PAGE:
Gas-powered speedsters may dominate the track today, but the dawn of the hybrid supercar is fast approaching.
The next generation of supercars will be hybrids. There, it's out there in the open for everyone to see. Equipping a supercar with electric engines and batteries may sound like a bad idea, but it's actually not so bad. These extra electric engines are meant to increase total power and gas mileage, which is something any enthusiast can get behind. If you're interested in seeing what green machines will be tearing up tracks in the future, then continue reading on.
The Porsche 918 Spyder Hybrid will have a 550hp 4.6-liter V8 engine paired with two electric engines pumping out an additional 230hp. Pricing is expected to be between $650,000 and $700,000, and the vehicle will make its official debut at the 2013 Frankfurt Motor Show.
The Infiniti Emerg-e is powered by two electric motors with a lithium-ion battery pack, four inverters and a 3cyl gas engine. All that hybrid goodness equals a total range of 300 miles (hybrid) and 30 miles (electric). Total power is rated at 402hp, good for a 0 to 60 time in less than 4 seconds.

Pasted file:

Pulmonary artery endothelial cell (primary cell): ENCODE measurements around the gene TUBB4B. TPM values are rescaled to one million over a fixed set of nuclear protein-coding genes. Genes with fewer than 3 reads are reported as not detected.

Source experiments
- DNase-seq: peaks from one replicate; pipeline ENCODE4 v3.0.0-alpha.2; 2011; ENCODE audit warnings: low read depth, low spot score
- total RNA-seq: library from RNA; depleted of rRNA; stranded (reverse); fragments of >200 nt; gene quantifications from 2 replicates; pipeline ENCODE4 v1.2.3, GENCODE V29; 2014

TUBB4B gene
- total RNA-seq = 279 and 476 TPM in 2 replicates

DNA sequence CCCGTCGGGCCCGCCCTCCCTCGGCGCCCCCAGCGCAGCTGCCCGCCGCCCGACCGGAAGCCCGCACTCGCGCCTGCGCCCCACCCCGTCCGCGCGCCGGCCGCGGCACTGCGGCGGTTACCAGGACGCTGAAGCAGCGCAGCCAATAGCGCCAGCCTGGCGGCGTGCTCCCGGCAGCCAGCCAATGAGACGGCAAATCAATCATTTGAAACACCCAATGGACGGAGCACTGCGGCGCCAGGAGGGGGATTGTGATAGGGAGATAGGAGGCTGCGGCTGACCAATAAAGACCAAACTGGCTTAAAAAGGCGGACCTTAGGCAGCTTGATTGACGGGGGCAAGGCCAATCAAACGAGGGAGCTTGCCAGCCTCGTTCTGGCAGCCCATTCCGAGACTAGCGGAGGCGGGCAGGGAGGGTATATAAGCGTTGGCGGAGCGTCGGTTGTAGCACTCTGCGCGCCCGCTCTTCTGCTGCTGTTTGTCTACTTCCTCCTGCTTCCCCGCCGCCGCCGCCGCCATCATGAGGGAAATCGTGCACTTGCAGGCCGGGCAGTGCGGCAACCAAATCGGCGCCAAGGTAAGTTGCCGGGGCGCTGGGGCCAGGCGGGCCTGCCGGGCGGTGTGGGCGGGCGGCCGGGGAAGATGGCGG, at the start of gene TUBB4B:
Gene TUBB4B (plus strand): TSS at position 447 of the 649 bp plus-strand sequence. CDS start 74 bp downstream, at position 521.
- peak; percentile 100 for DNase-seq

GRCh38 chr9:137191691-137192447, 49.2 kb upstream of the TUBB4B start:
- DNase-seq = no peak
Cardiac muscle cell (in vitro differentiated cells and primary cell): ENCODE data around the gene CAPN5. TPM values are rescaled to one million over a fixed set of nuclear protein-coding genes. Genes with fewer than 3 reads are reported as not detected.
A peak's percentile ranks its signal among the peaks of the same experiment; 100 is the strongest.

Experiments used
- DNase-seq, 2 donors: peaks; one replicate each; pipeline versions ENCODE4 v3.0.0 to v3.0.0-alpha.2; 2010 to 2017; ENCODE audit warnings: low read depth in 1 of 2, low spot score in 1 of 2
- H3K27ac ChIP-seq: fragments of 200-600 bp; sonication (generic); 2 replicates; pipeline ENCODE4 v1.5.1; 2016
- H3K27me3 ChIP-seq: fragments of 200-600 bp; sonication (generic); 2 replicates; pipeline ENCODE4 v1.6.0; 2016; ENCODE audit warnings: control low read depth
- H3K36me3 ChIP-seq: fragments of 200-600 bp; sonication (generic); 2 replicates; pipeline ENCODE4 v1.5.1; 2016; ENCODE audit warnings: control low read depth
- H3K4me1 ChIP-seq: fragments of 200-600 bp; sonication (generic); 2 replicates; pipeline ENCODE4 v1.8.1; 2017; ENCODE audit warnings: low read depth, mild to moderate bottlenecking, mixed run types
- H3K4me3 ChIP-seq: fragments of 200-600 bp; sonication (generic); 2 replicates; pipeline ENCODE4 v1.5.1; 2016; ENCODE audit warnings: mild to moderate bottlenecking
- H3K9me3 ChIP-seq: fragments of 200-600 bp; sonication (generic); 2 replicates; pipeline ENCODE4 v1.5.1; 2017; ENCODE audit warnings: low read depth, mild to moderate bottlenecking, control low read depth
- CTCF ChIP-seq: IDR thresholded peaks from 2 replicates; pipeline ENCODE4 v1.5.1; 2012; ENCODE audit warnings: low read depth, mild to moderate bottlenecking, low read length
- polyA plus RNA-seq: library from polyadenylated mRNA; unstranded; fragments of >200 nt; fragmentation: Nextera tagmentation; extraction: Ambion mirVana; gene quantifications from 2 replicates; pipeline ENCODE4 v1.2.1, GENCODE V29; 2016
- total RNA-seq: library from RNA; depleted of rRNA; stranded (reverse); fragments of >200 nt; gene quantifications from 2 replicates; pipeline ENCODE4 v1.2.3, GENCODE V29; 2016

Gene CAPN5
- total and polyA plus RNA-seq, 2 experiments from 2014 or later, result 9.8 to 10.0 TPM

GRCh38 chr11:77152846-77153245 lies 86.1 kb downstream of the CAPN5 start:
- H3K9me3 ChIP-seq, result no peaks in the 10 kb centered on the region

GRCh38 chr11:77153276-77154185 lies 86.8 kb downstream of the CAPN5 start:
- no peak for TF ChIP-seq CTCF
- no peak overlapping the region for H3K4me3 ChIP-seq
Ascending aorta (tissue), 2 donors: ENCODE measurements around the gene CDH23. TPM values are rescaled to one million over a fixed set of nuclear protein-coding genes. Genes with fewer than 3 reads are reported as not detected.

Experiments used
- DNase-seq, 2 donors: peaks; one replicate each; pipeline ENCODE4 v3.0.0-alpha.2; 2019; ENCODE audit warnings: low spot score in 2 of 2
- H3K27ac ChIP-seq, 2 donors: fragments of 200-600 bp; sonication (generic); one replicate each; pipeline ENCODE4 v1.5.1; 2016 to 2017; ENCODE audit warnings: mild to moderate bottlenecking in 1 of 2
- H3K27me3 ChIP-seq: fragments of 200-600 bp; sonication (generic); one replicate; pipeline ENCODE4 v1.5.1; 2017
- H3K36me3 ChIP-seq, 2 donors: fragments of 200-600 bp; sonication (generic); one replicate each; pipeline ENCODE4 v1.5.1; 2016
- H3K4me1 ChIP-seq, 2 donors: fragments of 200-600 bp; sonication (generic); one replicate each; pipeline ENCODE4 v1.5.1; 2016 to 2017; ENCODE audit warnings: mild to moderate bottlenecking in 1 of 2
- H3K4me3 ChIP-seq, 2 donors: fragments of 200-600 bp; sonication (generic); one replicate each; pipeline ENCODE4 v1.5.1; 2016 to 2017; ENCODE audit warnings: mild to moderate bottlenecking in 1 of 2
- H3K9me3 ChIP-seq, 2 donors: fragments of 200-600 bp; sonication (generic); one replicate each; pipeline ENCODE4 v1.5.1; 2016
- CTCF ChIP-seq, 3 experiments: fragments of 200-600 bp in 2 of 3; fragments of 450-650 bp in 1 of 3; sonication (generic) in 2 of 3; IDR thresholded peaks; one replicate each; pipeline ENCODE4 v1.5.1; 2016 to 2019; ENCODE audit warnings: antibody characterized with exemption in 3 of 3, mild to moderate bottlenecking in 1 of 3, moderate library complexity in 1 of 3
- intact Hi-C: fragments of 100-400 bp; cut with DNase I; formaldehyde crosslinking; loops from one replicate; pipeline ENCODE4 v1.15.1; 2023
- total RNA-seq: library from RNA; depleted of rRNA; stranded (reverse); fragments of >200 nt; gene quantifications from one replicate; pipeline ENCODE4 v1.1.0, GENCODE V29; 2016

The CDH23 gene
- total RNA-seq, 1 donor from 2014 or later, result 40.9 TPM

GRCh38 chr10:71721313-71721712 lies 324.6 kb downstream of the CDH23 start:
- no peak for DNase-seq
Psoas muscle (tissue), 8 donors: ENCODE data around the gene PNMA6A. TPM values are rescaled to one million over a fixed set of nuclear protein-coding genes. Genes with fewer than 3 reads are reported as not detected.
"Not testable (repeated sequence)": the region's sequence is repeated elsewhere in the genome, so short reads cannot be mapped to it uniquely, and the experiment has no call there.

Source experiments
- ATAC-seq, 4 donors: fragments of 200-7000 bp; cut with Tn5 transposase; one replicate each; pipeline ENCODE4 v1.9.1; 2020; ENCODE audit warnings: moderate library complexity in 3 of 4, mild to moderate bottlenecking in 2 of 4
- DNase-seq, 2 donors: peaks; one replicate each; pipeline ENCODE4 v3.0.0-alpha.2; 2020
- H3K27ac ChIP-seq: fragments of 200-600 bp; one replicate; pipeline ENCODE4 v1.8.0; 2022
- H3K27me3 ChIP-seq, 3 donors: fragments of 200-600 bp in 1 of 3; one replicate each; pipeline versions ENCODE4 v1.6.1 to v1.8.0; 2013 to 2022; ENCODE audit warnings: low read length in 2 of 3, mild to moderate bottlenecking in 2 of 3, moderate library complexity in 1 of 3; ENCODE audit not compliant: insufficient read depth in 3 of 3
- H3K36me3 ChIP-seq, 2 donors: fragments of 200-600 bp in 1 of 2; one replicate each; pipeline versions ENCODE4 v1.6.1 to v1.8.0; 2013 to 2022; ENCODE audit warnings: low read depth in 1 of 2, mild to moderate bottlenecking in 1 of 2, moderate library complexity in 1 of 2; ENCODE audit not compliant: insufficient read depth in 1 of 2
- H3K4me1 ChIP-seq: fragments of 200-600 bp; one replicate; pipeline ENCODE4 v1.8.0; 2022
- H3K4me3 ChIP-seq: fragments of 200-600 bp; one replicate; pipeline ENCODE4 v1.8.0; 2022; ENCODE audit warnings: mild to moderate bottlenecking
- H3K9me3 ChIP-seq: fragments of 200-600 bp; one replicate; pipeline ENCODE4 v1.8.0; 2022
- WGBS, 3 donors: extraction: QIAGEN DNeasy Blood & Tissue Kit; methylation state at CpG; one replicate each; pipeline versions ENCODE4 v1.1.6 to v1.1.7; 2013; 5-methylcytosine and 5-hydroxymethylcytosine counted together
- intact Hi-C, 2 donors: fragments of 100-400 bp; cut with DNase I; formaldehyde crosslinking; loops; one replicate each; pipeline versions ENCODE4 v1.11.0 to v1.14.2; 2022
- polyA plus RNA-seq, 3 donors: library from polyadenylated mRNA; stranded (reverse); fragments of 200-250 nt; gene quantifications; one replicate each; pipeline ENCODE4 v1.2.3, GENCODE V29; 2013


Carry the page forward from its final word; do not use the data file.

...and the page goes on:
Acura has finally answered the pleas of its fans asking for a new NSX. The newest NSX will be a hybrid with a mid-mounted next-generation VTEC V6 with direct-injection paired with three electric motors. Oh, and it looks great in red.
For now, a hybrid Veyron is nothing more than a curiosity among Bugatti's engineers. Still, you've got to wonder if the French automaker has the stones to create the world's fastest production car, convertible and hybrid.
Ferrari's Enzo II supercar is expected to make use of some form of hybrid system, with early indications pointing to the KERS (Kinectic Energy Recovery System) used in previous Ferrari models. If Ferrari is putting a hybrid system into the Enzo II, you know it's here to stay.